This Hole-in-the-Wall Life: Eatin' to the Oldies at Lil' Pickle
Man, how have I reviewed restaurants for so long and never recommended LIL' PICKLE? I've eaten at this Costa Mesa institution for years, since I attended Orange Coast College just down Fairview Road, poring over term papers while fueled by sandwiches and chips. Although my life and Costa Mesa's character have both changed in the decade since, the dive remains unchanged: K-Earth spinning the same five songs over the PA, photos of high school teams on the walls, young cooks goofing around when they're not slapping out sandwiches at the rate of one per minute. The 45-year-old dive calls itself "Orange County's Oldest and Most Popular Sandwich Shop," but both statements are a bit off: There's a sub shop in Anaheim that has been around since the Eisenhower administration, and Lil' Pickle is never a madhouse à la Lee's Sandwiches. But disregard my nitpicking—I do when I have a Lil' Pickle mammoth before me.
A Lil' Pickle sub is history, gluttony and jes' good eating concentrated in a 12-inch sandwich. There are only 22 choices available, and all are probably unchanged since the day this restaurant opened in 1962 (indeed, the signature Lil' Pickle sub—ham, salami, capicolla, cheese, oil and dressing—is hawked as "The Original 1962"). Only the classics here—egg salad, roast beef and any number of Italian-style meats on a French or wheat roll. They garnish the BLT just with mayo; the cotta salami, solely with oil. Mustard goes on pastrami, tomato sauce on meatballs. Each sandwich also contains mozzarella cubes, freshly cut lettuce and a kosher pickle. About the fanciest thing here is an honest-to-goodness grinder: cotta, salami, mortadella, onions, peppers and Italian dressing, an oozing monument to the Italo-American experience. For crying out loud, one sandwich is simply named "Lotsa beef or turkey." On the house are Italian peppers, onions and chile peppers-and they'll cook your sub with Tapatío or habanero slices upon request.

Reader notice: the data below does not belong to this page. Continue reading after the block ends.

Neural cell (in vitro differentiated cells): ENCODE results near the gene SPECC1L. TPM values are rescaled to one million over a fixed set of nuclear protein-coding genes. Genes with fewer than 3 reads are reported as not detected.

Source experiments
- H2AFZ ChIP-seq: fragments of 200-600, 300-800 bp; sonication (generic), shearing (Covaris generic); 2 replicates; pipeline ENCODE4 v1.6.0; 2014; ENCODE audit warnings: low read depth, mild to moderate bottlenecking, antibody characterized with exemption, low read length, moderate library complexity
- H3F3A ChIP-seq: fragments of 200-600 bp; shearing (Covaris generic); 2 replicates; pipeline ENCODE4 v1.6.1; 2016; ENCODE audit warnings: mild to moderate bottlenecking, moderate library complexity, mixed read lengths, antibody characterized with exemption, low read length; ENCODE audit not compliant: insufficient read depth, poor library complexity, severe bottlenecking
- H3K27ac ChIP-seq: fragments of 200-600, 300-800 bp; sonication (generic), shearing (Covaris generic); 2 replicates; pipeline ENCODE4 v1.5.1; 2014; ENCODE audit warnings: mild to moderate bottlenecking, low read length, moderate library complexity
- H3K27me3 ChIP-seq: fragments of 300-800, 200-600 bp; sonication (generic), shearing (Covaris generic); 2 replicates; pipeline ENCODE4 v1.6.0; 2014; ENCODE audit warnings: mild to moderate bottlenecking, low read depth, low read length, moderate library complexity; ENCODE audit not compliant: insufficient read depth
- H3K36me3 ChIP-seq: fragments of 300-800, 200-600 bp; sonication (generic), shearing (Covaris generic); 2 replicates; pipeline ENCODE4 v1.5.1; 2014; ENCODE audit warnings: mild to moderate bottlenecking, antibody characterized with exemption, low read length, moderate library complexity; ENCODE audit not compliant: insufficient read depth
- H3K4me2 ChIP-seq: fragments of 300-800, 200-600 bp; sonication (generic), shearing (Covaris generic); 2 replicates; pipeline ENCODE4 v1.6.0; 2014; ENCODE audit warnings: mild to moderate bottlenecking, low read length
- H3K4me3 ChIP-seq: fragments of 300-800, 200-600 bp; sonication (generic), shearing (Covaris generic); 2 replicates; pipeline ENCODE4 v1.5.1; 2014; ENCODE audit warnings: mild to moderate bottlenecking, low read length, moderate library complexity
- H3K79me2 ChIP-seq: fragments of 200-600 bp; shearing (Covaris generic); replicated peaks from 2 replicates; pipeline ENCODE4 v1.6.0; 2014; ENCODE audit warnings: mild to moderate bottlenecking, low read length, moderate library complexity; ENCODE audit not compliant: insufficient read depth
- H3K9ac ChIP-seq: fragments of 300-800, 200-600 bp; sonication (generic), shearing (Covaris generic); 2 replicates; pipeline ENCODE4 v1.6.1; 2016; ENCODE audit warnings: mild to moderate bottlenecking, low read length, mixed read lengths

Whatever you get, the experience is the same. The loaf is soft, steaming, with only the outer skin slightly crispy. Though Lil' Pickle has no stand-alone deli, the meats are fresh and come in portions big enough to affect beef futures. No other meals distract you from the subs-no pastas, soups, or any other snacks save for chips. House salads are also available, but ordering salad at a sandwich shop is like ordering fries at a Mexican restaurant. The all-beef hot dog is also good, but it seems out of character—skip it. But don't ignore the Orange Bang! on tap. Restaurants: The best way to for me to notice your restaurant is if you stock this elixir—Scout's honor.
Lil' Pickle, 2985 Fairview Rd., Costa Mesa, (714) 979-5522.
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